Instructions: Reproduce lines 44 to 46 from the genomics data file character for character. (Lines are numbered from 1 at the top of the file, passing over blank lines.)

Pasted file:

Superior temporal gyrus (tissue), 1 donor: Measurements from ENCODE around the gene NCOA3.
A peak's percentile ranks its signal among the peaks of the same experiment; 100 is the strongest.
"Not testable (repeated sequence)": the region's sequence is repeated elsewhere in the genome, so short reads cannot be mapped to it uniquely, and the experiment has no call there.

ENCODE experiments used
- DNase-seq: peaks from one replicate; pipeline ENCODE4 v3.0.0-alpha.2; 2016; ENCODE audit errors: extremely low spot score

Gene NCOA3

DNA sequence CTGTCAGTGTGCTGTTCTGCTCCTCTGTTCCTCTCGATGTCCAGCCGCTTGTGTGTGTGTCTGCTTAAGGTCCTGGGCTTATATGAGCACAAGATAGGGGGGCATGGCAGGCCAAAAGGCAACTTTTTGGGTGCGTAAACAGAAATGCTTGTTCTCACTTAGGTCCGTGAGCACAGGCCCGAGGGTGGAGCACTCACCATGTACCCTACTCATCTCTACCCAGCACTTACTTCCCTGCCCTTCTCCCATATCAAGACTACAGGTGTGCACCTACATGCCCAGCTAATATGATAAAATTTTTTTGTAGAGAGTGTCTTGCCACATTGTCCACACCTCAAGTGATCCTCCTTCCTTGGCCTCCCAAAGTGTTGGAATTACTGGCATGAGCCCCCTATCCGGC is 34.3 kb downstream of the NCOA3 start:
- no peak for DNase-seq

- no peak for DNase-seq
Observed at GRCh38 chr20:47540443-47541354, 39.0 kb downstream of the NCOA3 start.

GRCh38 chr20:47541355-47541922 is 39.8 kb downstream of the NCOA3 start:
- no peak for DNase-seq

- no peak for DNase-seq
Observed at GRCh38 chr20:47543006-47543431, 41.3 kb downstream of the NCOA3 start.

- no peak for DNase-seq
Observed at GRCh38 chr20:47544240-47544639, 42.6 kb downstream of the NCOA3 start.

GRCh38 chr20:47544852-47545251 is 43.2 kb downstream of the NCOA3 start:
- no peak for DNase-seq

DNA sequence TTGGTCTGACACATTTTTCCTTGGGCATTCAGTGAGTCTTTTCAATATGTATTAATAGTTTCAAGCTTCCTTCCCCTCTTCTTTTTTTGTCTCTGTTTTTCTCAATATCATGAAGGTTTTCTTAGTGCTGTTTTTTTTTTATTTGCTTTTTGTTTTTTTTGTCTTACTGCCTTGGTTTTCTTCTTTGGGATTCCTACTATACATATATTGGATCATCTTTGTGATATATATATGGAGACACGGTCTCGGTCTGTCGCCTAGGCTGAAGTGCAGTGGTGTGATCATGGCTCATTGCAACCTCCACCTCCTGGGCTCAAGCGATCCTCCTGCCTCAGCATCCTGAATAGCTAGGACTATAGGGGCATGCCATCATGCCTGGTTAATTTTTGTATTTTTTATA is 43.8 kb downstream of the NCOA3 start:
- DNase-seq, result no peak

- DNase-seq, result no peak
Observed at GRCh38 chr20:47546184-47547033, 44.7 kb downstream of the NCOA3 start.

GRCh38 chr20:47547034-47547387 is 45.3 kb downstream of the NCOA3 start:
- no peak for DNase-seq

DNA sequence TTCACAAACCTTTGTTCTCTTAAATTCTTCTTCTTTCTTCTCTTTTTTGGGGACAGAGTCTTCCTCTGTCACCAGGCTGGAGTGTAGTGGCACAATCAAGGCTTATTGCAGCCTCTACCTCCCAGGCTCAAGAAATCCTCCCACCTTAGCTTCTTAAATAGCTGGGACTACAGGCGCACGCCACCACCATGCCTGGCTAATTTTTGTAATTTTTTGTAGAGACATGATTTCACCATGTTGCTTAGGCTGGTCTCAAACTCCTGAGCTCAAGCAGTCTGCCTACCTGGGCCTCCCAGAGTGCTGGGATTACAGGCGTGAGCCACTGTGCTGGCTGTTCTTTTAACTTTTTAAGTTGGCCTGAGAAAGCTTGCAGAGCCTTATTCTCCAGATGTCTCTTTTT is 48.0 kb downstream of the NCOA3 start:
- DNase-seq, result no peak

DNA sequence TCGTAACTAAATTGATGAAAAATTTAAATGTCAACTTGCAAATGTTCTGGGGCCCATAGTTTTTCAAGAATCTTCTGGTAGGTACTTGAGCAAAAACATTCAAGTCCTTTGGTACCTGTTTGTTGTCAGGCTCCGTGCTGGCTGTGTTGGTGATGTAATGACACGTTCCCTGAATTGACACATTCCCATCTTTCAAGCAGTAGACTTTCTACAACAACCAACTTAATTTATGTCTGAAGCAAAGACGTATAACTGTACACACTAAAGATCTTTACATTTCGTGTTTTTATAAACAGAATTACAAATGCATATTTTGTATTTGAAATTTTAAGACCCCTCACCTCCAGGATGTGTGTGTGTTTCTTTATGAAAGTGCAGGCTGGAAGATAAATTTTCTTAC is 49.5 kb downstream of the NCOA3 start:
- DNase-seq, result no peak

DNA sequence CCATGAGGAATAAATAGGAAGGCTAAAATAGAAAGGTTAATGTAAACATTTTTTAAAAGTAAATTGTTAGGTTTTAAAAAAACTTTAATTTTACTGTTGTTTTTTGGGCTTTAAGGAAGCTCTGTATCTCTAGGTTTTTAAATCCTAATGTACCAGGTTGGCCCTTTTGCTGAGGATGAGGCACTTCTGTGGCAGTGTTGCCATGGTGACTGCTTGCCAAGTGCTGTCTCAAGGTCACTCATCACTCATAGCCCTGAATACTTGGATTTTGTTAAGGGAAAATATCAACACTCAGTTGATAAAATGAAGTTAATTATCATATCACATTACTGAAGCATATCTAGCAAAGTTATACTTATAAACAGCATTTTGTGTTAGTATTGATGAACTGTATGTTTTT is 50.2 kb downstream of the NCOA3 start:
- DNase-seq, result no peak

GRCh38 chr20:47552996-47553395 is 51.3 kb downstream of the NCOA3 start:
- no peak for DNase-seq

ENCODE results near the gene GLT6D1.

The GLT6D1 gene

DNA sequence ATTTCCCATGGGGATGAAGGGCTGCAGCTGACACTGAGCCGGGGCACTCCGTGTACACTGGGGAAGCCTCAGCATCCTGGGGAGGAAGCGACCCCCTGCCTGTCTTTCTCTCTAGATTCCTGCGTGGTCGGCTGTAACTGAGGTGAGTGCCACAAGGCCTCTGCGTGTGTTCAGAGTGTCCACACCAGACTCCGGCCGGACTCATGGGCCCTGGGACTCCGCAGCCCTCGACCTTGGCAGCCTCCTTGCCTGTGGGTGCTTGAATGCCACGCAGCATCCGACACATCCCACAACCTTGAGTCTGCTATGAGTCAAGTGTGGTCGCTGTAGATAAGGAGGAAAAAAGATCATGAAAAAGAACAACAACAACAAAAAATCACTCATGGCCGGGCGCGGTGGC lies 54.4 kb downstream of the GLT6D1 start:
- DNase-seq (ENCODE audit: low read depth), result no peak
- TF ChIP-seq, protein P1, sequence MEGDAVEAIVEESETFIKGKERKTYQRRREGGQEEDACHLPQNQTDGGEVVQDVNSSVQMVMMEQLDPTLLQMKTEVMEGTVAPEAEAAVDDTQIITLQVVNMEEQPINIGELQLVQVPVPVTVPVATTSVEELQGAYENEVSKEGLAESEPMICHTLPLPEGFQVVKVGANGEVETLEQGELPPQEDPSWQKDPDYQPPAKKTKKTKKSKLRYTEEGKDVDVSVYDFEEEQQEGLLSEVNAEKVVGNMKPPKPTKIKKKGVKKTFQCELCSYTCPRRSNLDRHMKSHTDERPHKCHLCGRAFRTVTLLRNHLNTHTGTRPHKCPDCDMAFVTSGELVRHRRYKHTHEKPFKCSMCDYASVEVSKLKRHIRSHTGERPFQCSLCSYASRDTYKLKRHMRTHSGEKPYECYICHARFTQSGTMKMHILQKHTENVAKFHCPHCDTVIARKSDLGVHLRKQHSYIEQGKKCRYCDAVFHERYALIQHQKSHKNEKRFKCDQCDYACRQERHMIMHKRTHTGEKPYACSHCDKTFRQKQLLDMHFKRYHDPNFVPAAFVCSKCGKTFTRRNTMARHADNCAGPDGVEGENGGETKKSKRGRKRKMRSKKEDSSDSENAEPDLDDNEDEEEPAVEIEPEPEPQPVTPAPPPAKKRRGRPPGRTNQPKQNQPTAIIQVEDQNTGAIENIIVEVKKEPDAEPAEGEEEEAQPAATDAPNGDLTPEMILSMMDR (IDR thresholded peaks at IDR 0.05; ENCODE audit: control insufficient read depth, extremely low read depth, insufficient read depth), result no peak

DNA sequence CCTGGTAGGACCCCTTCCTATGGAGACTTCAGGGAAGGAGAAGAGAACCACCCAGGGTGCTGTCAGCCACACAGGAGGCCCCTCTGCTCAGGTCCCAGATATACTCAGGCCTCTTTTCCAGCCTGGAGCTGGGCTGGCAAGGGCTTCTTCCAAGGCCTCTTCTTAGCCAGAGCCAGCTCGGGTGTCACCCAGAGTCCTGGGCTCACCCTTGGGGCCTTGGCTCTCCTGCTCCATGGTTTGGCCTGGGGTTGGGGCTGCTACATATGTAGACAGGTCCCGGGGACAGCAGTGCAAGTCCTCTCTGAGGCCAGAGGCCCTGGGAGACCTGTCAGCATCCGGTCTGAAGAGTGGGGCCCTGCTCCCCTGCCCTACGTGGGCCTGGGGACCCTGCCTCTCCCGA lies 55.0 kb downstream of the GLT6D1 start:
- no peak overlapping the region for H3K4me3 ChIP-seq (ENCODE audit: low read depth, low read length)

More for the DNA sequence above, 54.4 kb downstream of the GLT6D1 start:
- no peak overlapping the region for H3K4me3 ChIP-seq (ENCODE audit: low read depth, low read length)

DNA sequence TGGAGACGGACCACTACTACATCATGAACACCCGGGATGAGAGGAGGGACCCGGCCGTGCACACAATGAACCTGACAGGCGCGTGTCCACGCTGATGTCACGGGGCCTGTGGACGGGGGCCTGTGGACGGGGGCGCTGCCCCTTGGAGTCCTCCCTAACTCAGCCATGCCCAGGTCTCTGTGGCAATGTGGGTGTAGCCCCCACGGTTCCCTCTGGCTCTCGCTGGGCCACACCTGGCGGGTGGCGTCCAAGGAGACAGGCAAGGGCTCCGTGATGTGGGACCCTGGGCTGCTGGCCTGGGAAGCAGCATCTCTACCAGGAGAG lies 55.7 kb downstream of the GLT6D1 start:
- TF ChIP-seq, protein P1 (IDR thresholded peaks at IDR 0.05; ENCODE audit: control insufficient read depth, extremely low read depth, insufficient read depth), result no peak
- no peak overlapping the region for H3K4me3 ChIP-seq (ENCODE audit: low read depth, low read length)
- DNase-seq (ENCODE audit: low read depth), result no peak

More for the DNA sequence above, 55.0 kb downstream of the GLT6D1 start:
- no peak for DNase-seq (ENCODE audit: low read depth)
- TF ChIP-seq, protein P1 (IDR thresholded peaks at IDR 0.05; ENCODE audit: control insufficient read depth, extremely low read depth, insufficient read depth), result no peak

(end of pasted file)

- no peak overlapping the region for H3K4me3 ChIP-seq (ENCODE audit: low read depth, low read length)
- DNase-seq (ENCODE audit: low read depth), result no peak

More for the DNA sequence above, 55.0 kb downstream of the GLT6D1 start: